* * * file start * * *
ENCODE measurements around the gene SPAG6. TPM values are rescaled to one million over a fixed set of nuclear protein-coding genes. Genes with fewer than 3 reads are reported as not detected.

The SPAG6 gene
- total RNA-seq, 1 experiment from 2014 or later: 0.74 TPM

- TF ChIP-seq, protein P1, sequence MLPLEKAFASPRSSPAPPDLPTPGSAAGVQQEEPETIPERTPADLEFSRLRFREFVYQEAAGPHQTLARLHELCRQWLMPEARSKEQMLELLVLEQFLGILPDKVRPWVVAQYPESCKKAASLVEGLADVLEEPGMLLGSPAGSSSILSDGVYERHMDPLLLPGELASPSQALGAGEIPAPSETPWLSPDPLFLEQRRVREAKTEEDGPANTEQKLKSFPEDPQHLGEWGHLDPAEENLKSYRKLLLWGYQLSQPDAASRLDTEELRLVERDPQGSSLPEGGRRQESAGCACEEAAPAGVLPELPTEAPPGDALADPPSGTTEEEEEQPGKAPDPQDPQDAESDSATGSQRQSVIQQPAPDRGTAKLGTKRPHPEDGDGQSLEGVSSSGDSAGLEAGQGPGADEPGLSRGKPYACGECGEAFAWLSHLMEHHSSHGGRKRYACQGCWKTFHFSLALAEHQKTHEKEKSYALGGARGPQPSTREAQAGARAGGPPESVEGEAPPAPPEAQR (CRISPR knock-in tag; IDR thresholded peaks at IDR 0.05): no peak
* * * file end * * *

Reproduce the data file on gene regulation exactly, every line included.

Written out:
ENCODE measurements around the gene SPAG6. TPM values are rescaled to one million over a fixed set of nuclear protein-coding genes. Genes with fewer than 3 reads are reported as not detected.

The SPAG6 gene
- total RNA-seq, 1 experiment from 2014 or later: 0.74 TPM

- TF ChIP-seq, protein P1, sequence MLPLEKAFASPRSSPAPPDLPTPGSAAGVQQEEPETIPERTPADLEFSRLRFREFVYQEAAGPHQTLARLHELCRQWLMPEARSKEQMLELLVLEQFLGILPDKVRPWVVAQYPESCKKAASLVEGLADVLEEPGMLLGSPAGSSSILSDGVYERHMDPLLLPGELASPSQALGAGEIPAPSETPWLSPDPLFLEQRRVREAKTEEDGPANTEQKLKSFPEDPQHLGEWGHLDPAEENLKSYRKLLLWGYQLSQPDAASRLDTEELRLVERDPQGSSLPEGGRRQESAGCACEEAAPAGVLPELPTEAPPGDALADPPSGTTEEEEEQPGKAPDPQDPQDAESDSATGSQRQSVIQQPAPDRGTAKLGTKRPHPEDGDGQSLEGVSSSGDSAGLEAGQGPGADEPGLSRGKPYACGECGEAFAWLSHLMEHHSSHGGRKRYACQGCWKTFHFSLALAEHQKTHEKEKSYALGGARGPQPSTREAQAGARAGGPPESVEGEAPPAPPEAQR (CRISPR knock-in tag; IDR thresholded peaks at IDR 0.05): no peak